The day after, I really don’t remember doing much. I took a train home, read everything I could online about Reed, and thought a lot about his records. The ones I liked —New York and The Blue Mask—the ones I learned to like —it took me years to enjoy Transformer—and the ones I loved —The Velvet Underground and Nico, White Light, White Heat, The Velvet Underground and VU. Those four records, more than any records I can remember, altered me, many of my friends in my teens and in college, and almost every rock musician I admired in the 1980s. Velvet Underground records were simply foundational. Writing about Reed’s death, rock critic Greg Kot summed up the Velvet’s influence by claiming that they were “as influential as The Beatles” and if you named “just about any left-of-centre band or artist since the ‘70s”, some of whom like R.E.M., U2 and Talking Heads “became mainstream giants”all of them would “acknowledge a deep debt to the Velvet Underground.”
This influence is the reason that the collective mourning of such a marginally popular figure swelled to such a crescendo. However, to paraphrase the words of one of Reed’s most storied rivals, Lester Bangs, on the death of John Lennon, this was not the mourning of a person. Most of us never met Lou Reed. Instead, we were mourning ourselves. To lose Lou Reed was tantamount to losing the author of a proverbial urtext of a kind of secret rock language that has been passed down since the late 1960s on how to be cool. It was a language of composed of style, gestures, and reactions. It was one that was filled with a fun that was not of the obligatory “hey-dude-let’s-party!” party. The Velvet’s overdriven guitars repeatedly underscored that teenage kicks included other aesthetic pleasures such as contemplation and melancholy. Most importantly, the Velvet Underground offered a language of listening passed down from one rock underground to another.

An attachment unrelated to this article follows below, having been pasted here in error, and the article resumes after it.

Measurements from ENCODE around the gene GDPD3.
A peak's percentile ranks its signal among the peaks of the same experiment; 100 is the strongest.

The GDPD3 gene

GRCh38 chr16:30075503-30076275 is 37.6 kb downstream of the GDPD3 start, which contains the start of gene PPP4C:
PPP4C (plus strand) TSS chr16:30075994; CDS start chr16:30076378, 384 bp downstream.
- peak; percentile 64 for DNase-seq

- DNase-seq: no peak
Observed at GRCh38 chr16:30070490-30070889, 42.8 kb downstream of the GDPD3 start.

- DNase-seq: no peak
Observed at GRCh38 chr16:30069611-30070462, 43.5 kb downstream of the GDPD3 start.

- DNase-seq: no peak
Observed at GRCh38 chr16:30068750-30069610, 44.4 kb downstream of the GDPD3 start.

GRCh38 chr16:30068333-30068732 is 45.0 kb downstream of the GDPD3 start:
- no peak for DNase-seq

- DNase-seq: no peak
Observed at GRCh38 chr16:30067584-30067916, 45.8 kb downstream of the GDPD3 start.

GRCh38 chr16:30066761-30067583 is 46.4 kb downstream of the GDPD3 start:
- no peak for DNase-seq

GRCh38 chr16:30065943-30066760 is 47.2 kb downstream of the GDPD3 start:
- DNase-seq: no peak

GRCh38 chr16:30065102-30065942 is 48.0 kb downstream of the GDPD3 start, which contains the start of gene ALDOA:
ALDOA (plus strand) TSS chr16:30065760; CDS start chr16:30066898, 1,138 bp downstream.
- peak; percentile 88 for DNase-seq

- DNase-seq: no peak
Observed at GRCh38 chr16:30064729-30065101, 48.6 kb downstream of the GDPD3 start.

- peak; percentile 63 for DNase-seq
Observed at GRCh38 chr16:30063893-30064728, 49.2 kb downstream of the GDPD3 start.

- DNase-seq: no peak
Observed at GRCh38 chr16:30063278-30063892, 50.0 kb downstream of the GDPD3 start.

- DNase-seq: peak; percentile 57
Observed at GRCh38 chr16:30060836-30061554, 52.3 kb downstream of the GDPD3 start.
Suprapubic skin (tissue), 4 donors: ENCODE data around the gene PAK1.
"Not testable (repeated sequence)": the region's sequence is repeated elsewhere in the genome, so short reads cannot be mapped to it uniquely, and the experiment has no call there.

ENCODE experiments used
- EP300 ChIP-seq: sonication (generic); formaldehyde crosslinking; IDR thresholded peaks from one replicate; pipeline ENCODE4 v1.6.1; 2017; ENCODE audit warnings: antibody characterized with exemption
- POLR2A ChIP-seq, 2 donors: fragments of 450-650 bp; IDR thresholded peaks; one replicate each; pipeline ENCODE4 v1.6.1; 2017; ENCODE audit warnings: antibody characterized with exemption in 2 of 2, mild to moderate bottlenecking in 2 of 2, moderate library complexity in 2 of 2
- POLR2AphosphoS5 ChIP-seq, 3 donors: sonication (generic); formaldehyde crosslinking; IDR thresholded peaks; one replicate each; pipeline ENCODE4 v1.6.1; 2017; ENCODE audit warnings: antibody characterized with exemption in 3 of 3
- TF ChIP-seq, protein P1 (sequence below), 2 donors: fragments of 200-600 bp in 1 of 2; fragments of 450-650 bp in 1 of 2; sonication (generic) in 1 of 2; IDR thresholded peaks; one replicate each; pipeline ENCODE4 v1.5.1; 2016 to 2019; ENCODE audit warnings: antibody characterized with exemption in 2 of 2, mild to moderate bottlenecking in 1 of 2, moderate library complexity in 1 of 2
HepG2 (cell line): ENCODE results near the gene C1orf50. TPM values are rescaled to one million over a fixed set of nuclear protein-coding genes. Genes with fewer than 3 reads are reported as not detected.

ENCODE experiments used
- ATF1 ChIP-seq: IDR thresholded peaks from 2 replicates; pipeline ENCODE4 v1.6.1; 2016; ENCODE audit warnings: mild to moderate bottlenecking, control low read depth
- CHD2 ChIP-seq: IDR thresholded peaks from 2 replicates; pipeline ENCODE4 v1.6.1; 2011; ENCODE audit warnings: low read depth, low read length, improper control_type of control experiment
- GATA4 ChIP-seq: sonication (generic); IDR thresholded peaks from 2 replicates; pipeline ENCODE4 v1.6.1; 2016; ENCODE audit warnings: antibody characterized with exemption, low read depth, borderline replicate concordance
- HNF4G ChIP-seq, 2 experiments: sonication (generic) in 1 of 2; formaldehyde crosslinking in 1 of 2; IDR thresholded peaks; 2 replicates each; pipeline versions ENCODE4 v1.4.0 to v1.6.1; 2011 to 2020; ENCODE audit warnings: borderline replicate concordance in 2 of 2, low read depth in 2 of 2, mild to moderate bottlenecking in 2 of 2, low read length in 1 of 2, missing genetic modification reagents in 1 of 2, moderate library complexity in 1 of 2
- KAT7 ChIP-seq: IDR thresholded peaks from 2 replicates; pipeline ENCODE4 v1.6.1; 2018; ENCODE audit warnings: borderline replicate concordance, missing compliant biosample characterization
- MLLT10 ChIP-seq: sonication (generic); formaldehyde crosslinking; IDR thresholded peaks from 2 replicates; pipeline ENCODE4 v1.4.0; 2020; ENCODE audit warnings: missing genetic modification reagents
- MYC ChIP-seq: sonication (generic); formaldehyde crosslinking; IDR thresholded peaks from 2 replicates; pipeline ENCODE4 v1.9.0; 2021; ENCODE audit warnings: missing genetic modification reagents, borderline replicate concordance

Because pop fans of all stripes must learn how to be a fan, learning how and what to listen to is a taste-defining social exercise. Simon Frith once explained that, for him, “one aspect of learning how to be a rock fan in the 1960s was, in fact, learning to prefer [original records made by black artists of the 1950s] to covers [made by white artists of the same era]. And this was, as I recall, something that had to be learned [by Frith]: nearly all the records I had bought in the late 1950s had been the cover versions” (Performing Rites: On the Value of Popular Music, 1996). In my case, learning to listen also meant learning what to listen to while listening to The Velvet Underground, a process involving peers, record clerks, friends, musicians and reviews.
As a young rock fan who began first collecting cassettes —that’s right, cassettes —this process would begin through an obsession with R.E.M.’s Murmur, a cryptic, odd inscrutable cassette with no lyrics, a black and white picture and layers of reverb. The copy I found had been severely discounted in a ma and pa record store in Globe, Arizona. In Summer 1983 I read a rave review in a copy of Rolling Stone and at 14 had purchased a cassette unlike anything I had ever heard; I wasn’t sure I enjoyed it. Why did so many reviewers seem to fall over themselves about this record? To solve this puzzle, it meant learning how to listen to music invested in tone rather than ostentatious chops. It meant paying attention to drones rather than solos. It meant following those features to Velvet Underground records after peers, record clerks, friends, musicians and reviews made a point that Murmur reminded them a bit of VU records.